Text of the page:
Since the bran in pearl farro is removed, the cooking time is reduced. Soak it overnight before using it. It will only take 10-15 minutes to cook the whole farro after it has been soaked – for comparison, unsoaked whole farro cooking time is around 25- 30 minutes.
Farro works well as a pearl barley substitute in soups, salads, protein bowls, and other side dishes. Plus, it is high in fiber and protein and has more carbs than quinoa, but it also has more calcium.
Brown rice is an excellent pearl barley substitute.
Notably, brown rice is healthier and more nutritious than white rice because white rice has been overly processed, resulting in the loss of the bran and germ layers, which contain the majority of the nutrients, including minerals, antioxidants, and vitamins.
Brown rice has been polished to remove the hull – a hard protective covering – but this does not result in nutrient loss, which is why it’s a suitable substitute for barley and other whole grains.
Despite being healthier, this rice still contains many carbohydrates and calories. It does, however, have a low glycemic index, which means it won’t make you feel bloated and sluggish like most carbohydrate-rich foods.
Brown rice’s high fiber content will keep you feeling fuller for longer, which is beneficial if you’re on a diet that encourages you to consume lesser calories throughout the day.
Another remarkable pearl barley substitute is millet.
Millets are used in a wide range of cuisines worldwide, and millet is a staple food in several cultures.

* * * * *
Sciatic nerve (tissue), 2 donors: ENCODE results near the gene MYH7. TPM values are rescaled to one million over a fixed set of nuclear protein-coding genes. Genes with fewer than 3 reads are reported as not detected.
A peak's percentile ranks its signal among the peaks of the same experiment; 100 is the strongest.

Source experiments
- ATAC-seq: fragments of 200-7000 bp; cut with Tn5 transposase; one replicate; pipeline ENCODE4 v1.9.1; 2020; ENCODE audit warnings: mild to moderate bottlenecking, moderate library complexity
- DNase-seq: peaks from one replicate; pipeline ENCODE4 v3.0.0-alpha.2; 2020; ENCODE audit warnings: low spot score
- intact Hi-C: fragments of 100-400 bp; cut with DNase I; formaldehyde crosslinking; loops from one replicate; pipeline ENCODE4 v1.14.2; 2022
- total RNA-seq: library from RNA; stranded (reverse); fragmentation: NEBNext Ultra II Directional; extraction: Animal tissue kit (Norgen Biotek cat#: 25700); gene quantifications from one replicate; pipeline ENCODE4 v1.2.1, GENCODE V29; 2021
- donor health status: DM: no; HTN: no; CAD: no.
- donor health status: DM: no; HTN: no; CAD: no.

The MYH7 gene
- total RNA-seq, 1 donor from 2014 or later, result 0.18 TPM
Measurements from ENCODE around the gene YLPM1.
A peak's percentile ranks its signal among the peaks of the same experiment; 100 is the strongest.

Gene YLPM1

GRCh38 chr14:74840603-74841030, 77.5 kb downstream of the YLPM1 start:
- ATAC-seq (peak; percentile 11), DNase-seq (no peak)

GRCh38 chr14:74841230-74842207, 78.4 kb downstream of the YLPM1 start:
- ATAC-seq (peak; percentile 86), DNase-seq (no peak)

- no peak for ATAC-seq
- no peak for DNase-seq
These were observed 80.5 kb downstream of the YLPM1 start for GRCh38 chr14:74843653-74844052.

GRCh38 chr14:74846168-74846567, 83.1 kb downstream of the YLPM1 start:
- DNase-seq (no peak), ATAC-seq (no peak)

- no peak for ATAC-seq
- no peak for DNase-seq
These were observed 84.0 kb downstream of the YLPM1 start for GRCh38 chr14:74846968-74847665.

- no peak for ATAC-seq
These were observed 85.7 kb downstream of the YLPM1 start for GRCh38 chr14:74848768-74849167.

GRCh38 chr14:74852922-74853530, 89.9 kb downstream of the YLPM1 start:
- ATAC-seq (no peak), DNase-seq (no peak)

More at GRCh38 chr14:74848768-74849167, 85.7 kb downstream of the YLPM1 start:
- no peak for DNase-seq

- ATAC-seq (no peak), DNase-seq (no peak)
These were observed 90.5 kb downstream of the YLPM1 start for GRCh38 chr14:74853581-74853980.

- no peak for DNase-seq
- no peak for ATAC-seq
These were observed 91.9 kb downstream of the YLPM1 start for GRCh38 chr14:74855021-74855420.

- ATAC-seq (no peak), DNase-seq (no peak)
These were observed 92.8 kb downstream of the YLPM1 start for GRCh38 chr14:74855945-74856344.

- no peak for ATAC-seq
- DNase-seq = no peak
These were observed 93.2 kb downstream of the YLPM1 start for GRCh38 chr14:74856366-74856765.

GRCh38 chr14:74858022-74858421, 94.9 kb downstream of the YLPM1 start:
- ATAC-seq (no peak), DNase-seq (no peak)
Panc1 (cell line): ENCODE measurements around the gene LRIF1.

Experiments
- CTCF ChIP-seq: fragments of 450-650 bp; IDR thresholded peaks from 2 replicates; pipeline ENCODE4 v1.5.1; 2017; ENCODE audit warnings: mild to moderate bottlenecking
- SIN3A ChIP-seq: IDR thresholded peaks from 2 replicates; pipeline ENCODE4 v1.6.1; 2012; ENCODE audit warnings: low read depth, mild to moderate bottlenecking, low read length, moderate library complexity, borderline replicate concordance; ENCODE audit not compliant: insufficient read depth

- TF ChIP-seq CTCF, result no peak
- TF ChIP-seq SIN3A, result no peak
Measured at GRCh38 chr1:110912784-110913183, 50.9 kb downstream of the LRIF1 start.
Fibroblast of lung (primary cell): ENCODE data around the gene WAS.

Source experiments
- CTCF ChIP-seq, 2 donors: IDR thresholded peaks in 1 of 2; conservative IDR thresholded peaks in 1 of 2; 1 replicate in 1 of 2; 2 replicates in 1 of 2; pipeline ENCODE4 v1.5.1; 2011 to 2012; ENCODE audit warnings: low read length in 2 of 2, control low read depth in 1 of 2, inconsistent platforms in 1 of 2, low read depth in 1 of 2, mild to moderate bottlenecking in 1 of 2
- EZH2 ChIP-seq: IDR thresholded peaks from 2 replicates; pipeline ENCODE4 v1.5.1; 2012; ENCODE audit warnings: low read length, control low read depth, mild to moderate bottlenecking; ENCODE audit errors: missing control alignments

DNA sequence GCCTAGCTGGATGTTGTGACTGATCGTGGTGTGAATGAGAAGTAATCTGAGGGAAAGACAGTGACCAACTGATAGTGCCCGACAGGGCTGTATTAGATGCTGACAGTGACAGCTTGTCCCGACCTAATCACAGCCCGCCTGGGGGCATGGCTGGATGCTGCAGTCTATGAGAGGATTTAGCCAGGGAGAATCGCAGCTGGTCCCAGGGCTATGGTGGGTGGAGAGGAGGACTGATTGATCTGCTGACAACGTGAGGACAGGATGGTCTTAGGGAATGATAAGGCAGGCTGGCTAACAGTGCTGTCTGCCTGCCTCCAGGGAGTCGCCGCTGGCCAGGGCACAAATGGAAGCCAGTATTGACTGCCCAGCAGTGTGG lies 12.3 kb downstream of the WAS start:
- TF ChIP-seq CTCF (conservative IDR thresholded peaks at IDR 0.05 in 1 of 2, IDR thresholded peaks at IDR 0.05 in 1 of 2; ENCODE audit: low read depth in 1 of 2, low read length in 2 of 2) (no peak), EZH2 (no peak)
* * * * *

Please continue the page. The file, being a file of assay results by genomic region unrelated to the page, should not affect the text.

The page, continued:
Gluten-free and inexpensive, these small corn kernel-like seeds look like corn kernels. Millet is, in fact, the cheapest whole grain on the market.
Millet not only resembles corn kernels in appearance, but it also has a corn-like flavor. It’s a sweet grain that quickly absorbs the flavor of the recipes added to it.
Millet – like barley – has a nutty flavor. Still, unlike barley, its texture is comparable to mashed potatoes rather than chewy, making it a good alternative for individuals who can’t stomach the texture of barley.
Frequently Asked Questions (FAQs)
Is it possible to use regular barley instead of pearl barley?
You can generally interchange them, but if you change the type of barley, keep an eye on the other components in your dish to make sure they aren’t undercooked or overcooked. The pearled variety of barley is used in almost all recipes that call for it.
Is it possible to substitute orzo for pearl barley?
If you use barley instead of orzo, the cooking time will be longer. If you want to use barley instead of orzo, you’ll need to boil it separately or add it to any water-based recipe considerably sooner. While orzo takes a few minutes to cook, barley might take up to 30 minutes to cook when added to a simmering liquid.
Is it possible to substitute bulgur wheat for pearl barley?
In some recipes, substituting barley for bulgur will alter the way the meal is made and the flavor. Despite these alterations, barley works well in many bulgur-based recipes, such as tabouli and kibbe.
Pearl barley is a kind of barley in which the outer shell has been removed from the barley, and the grain has been polished. This type of barley cooks more quickly and is the most widely available.
However, you might have some rainy days whereby you can’t find any pearl barley around you. You can use any of these pearl barley substitutes in your recipes.